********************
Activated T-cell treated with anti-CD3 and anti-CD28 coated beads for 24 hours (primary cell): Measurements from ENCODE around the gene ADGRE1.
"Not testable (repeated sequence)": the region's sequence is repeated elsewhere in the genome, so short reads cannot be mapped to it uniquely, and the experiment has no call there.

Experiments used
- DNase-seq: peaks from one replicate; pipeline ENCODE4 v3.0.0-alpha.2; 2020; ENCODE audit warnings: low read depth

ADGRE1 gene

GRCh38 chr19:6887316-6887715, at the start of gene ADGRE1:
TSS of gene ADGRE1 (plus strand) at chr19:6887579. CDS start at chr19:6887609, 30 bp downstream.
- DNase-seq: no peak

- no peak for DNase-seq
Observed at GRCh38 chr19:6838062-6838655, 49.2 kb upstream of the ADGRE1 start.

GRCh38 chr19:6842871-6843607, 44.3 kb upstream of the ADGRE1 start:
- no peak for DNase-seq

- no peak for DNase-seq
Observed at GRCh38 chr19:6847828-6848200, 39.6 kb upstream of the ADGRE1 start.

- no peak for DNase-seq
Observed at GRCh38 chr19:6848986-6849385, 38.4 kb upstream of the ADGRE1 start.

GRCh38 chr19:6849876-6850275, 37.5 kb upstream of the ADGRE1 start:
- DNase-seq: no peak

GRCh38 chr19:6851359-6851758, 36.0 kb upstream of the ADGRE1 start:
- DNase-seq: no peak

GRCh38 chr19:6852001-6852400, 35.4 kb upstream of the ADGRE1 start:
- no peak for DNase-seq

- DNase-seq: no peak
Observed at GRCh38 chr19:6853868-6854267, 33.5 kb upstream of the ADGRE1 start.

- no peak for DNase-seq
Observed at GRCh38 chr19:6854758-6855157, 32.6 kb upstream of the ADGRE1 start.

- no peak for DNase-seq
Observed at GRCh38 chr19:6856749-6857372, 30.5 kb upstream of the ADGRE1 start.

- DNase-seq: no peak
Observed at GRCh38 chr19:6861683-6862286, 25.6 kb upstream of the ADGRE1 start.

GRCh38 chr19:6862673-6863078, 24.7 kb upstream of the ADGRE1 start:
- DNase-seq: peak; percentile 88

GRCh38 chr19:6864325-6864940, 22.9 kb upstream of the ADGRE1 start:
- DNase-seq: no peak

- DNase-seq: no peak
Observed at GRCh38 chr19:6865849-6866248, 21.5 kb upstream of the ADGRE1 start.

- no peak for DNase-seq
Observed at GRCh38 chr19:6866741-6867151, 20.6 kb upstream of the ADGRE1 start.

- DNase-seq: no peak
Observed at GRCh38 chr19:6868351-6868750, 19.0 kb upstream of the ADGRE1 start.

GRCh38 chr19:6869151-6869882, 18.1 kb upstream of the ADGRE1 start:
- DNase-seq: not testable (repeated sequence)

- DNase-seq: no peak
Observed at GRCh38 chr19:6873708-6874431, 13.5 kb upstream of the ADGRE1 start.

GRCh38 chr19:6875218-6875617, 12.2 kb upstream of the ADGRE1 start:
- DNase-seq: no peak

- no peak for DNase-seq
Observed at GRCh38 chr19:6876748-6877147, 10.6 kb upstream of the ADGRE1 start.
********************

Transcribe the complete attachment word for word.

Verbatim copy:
Activated T-cell treated with anti-CD3 and anti-CD28 coated beads for 24 hours (primary cell): Measurements from ENCODE around the gene ADGRE1.
"Not testable (repeated sequence)": the region's sequence is repeated elsewhere in the genome, so short reads cannot be mapped to it uniquely, and the experiment has no call there.

Experiments used
- DNase-seq: peaks from one replicate; pipeline ENCODE4 v3.0.0-alpha.2; 2020; ENCODE audit warnings: low read depth

ADGRE1 gene

GRCh38 chr19:6887316-6887715, at the start of gene ADGRE1:
TSS of gene ADGRE1 (plus strand) at chr19:6887579. CDS start at chr19:6887609, 30 bp downstream.
- DNase-seq: no peak

- no peak for DNase-seq
Observed at GRCh38 chr19:6838062-6838655, 49.2 kb upstream of the ADGRE1 start.

GRCh38 chr19:6842871-6843607, 44.3 kb upstream of the ADGRE1 start:
- no peak for DNase-seq

- no peak for DNase-seq
Observed at GRCh38 chr19:6847828-6848200, 39.6 kb upstream of the ADGRE1 start.

- no peak for DNase-seq
Observed at GRCh38 chr19:6848986-6849385, 38.4 kb upstream of the ADGRE1 start.

GRCh38 chr19:6849876-6850275, 37.5 kb upstream of the ADGRE1 start:
- DNase-seq: no peak

GRCh38 chr19:6851359-6851758, 36.0 kb upstream of the ADGRE1 start:
- DNase-seq: no peak

GRCh38 chr19:6852001-6852400, 35.4 kb upstream of the ADGRE1 start:
- no peak for DNase-seq

- DNase-seq: no peak
Observed at GRCh38 chr19:6853868-6854267, 33.5 kb upstream of the ADGRE1 start.

- no peak for DNase-seq
Observed at GRCh38 chr19:6854758-6855157, 32.6 kb upstream of the ADGRE1 start.

- no peak for DNase-seq
Observed at GRCh38 chr19:6856749-6857372, 30.5 kb upstream of the ADGRE1 start.

- DNase-seq: no peak
Observed at GRCh38 chr19:6861683-6862286, 25.6 kb upstream of the ADGRE1 start.

GRCh38 chr19:6862673-6863078, 24.7 kb upstream of the ADGRE1 start:
- DNase-seq: peak; percentile 88

GRCh38 chr19:6864325-6864940, 22.9 kb upstream of the ADGRE1 start:
- DNase-seq: no peak

- DNase-seq: no peak
Observed at GRCh38 chr19:6865849-6866248, 21.5 kb upstream of the ADGRE1 start.

- no peak for DNase-seq
Observed at GRCh38 chr19:6866741-6867151, 20.6 kb upstream of the ADGRE1 start.

- DNase-seq: no peak
Observed at GRCh38 chr19:6868351-6868750, 19.0 kb upstream of the ADGRE1 start.

GRCh38 chr19:6869151-6869882, 18.1 kb upstream of the ADGRE1 start:
- DNase-seq: not testable (repeated sequence)

- DNase-seq: no peak
Observed at GRCh38 chr19:6873708-6874431, 13.5 kb upstream of the ADGRE1 start.

GRCh38 chr19:6875218-6875617, 12.2 kb upstream of the ADGRE1 start:
- DNase-seq: no peak

- no peak for DNase-seq
Observed at GRCh38 chr19:6876748-6877147, 10.6 kb upstream of the ADGRE1 start.